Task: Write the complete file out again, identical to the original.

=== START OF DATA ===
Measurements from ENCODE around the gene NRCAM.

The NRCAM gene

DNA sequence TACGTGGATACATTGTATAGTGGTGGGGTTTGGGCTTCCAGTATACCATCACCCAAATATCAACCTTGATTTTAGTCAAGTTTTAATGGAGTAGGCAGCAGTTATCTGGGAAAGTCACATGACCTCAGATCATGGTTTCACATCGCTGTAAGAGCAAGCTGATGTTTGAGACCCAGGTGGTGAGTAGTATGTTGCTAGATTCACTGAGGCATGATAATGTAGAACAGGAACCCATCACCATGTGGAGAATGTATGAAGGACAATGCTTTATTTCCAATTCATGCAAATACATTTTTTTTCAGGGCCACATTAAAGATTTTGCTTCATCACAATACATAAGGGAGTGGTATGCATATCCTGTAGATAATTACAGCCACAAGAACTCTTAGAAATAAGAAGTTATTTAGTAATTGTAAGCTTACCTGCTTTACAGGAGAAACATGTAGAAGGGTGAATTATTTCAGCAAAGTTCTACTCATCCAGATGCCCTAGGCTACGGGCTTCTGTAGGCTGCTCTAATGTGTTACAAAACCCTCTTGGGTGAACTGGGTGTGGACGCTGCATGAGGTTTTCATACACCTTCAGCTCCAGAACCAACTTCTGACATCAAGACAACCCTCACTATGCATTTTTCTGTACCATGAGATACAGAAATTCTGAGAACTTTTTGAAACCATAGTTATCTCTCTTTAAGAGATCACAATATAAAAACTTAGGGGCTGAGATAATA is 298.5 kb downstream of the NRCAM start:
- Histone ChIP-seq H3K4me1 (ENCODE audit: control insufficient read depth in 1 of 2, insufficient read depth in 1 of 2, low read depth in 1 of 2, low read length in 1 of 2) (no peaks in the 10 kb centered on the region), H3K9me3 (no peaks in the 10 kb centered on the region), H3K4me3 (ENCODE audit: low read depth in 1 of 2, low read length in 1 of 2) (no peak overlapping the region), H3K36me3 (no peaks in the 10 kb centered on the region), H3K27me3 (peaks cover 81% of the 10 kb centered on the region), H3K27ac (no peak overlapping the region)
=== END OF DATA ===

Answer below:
Measurements from ENCODE around the gene NRCAM.

The NRCAM gene

DNA sequence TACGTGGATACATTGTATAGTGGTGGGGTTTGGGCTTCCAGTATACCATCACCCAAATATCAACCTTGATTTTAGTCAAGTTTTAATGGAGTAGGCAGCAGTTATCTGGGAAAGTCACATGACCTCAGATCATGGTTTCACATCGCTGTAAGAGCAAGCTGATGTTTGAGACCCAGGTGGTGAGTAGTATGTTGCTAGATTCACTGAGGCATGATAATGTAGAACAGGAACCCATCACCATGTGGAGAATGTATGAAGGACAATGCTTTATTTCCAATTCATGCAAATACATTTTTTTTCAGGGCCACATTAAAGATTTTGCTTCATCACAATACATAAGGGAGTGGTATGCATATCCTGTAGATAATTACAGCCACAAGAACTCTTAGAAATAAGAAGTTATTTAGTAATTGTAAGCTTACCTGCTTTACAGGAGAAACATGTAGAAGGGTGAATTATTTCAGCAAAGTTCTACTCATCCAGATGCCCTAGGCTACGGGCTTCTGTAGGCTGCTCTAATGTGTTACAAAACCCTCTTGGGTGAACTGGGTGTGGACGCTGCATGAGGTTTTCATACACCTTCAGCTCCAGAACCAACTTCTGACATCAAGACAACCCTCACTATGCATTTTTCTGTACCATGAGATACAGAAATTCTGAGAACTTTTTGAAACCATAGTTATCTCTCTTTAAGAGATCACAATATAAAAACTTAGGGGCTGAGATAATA is 298.5 kb downstream of the NRCAM start:
- Histone ChIP-seq H3K4me1 (ENCODE audit: control insufficient read depth in 1 of 2, insufficient read depth in 1 of 2, low read depth in 1 of 2, low read length in 1 of 2) (no peaks in the 10 kb centered on the region), H3K9me3 (no peaks in the 10 kb centered on the region), H3K4me3 (ENCODE audit: low read depth in 1 of 2, low read length in 1 of 2) (no peak overlapping the region), H3K36me3 (no peaks in the 10 kb centered on the region), H3K27me3 (peaks cover 81% of the 10 kb centered on the region), H3K27ac (no peak overlapping the region)